Imran Khan became Pakistan’s Prime Minister in 2018. There was a significant balance of payments deficit in Pakistan from the beginning, and its foreign reserves were sufficient enough only for two months. In order to escape from difficult IMF circumstances, his government took friendly loans from Saudi Arabia, the United Arab Emirates and China. In 2019, as economic conditions deteriorated, his administration went to the IMF for a loan of $1 billion for the 22nd time. The IMF issued loans dependent on conditions such as higher electricity tariffs, removal of energy subsidies, increase in taxes, privatization of public institutions and fiscal conditions. However, the program was postponed in February this year after Pakistan asked it to postpone further hikes in power sector rates until June, subject to the IMF conditions.
When the Corona epidemic affected Pakistan as well as rest of the world, it delayed further payments to the IMF under the said program. However, despite the suspension of the program, the IMF provided 1.4 billion to Pakistan to protect it from the negative effects of the Coronavirus, which is not part of the program. Now, after eight to nine months, talks are underway between Pakistan and the IMF to restart the program. There are some conditions for the resumption of this program by the IMF, the most prominent of which are the increase in electricity tariffs in Pakistan and the collection of additional taxes.
The question is, whether the Coronavirus-affected Pakistani economy, which for the first time in nearly 70 years entered a negative growth rate in the last financial year, will be able to meet the IMF’s conditions? What will be the negative impact on the country’s economy, if the conditions of the IMF are met and will some of the recent economic recovery be affected? Apparently, economists and government officials are expressing conflicting views.
Talking about why IMF loan is necessary for Pakistan, economists say that it has been a problem of Pakistan from the beginning that whenever a government is at the end of its term, it leaves a huge budget deficit in the form of an increase in the government expenditure. They say it also upsets the balance of external payments. In other words we can say that every new government that inherits this deficit has no choice but to go to the IMF.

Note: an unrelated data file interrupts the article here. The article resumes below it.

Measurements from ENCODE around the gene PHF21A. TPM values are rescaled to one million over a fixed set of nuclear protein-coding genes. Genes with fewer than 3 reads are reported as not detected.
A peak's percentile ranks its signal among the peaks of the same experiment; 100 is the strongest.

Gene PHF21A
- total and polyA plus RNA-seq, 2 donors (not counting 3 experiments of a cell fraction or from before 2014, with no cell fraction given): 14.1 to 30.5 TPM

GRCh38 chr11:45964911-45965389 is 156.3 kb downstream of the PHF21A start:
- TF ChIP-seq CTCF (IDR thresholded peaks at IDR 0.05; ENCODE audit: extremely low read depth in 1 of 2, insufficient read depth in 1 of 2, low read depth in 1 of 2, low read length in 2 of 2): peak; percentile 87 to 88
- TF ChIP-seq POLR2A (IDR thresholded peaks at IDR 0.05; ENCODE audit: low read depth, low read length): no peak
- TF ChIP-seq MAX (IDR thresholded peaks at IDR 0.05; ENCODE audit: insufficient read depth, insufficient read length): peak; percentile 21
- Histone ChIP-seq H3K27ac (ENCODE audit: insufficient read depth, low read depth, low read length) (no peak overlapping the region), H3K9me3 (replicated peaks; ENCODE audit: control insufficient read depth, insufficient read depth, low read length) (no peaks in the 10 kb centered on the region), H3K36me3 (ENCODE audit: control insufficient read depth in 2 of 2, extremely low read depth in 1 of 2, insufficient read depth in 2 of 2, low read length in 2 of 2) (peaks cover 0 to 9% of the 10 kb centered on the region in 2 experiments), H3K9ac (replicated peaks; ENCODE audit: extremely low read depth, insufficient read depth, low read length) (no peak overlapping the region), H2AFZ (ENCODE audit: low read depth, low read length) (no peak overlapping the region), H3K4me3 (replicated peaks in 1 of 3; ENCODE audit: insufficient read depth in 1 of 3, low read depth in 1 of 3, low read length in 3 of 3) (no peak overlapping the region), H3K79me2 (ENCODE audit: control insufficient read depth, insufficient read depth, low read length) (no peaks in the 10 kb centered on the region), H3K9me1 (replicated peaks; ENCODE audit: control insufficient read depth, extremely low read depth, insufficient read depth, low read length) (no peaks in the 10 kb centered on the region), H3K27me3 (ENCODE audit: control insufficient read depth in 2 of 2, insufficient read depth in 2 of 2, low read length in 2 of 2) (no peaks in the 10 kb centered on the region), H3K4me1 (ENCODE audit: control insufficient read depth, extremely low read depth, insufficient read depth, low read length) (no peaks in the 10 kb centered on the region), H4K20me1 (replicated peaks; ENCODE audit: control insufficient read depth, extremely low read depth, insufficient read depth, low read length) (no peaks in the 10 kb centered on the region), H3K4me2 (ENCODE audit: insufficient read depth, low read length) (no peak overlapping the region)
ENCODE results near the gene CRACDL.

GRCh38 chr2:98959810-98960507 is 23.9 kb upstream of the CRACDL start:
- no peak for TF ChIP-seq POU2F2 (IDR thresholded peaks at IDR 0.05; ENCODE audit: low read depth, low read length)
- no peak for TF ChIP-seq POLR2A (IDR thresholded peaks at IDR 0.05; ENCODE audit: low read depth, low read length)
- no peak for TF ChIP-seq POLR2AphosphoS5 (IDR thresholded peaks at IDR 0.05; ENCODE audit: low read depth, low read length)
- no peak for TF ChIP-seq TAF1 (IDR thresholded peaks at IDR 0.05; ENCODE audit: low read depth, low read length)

Dr Rashid Amjad, a professor at the Lahore School of Economics, says that it is not necessary to go to the IMF, but in countries like Pakistan, when the balance of payments deteriorates and the current account deficit increases, they are left with the IMF option. He further says that if the IMF shows confidence in a country, then international financial institutions like the World Bank and the Asian Development Bank also start providing financial assistance and loans to it, adding that along with this, international investors also look at the IMF to see how much confidence it has in a country.
Talking about the resumption of the IMF program and its negative aspects on the country’s economy, Dr Pervez Tahir has said that due to the terms of the program, there was a risk of stalling economic recovery activities in Pakistan. He added that the IMF’s terms included an increase in the electricity rates. He further said that the IMF was not interested in Pakistan’s economic output whether it was increased or decreased.
To conclude, the former Finance Minister Ishaq Dar, while commenting on the resumption of the IMF program, has stated that the conditions for the IMF program should be reviewed. According to him, there should be no increase in electricity rates; however, there was no problem in the condition of increase in tax collection.
The writer is a Peshawar-based financial analyst and Program Director of De Laas Gul Welfare Program, a non-government organisation. He has done MS in Research Banking and Finance (RBF) and has been serving at many national and international organisations as an academic, researcher and financial expert. He is also the member of American Economic Association and International Academic Forum of Japan. He can be contacted at: firstname.lastname@example.org.